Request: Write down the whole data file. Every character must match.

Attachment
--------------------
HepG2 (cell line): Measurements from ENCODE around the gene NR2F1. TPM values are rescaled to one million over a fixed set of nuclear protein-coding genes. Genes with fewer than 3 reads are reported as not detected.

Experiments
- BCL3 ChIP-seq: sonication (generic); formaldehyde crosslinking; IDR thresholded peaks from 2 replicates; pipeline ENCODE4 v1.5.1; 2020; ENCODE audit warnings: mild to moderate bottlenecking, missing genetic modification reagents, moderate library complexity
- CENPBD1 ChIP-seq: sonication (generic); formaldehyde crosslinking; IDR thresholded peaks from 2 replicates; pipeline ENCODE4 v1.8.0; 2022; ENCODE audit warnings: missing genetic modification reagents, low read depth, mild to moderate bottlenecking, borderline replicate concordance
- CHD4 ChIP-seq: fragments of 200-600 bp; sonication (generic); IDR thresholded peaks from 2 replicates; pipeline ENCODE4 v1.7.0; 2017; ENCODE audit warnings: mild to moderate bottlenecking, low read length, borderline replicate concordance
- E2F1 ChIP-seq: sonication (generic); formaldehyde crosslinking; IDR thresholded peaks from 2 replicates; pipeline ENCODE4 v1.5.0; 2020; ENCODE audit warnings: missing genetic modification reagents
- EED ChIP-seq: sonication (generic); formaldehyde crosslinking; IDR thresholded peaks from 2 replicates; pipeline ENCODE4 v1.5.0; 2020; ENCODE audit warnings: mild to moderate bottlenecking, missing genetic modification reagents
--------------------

HepG2 (cell line): Measurements from ENCODE around the gene NR2F1. TPM values are rescaled to one million over a fixed set of nuclear protein-coding genes. Genes with fewer than 3 reads are reported as not detected.

Experiments
- BCL3 ChIP-seq: sonication (generic); formaldehyde crosslinking; IDR thresholded peaks from 2 replicates; pipeline ENCODE4 v1.5.1; 2020; ENCODE audit warnings: mild to moderate bottlenecking, missing genetic modification reagents, moderate library complexity
- CENPBD1 ChIP-seq: sonication (generic); formaldehyde crosslinking; IDR thresholded peaks from 2 replicates; pipeline ENCODE4 v1.8.0; 2022; ENCODE audit warnings: missing genetic modification reagents, low read depth, mild to moderate bottlenecking, borderline replicate concordance
- CHD4 ChIP-seq: fragments of 200-600 bp; sonication (generic); IDR thresholded peaks from 2 replicates; pipeline ENCODE4 v1.7.0; 2017; ENCODE audit warnings: mild to moderate bottlenecking, low read length, borderline replicate concordance
- E2F1 ChIP-seq: sonication (generic); formaldehyde crosslinking; IDR thresholded peaks from 2 replicates; pipeline ENCODE4 v1.5.0; 2020; ENCODE audit warnings: missing genetic modification reagents
- EED ChIP-seq: sonication (generic); formaldehyde crosslinking; IDR thresholded peaks from 2 replicates; pipeline ENCODE4 v1.5.0; 2020; ENCODE audit warnings: mild to moderate bottlenecking, missing genetic modification reagents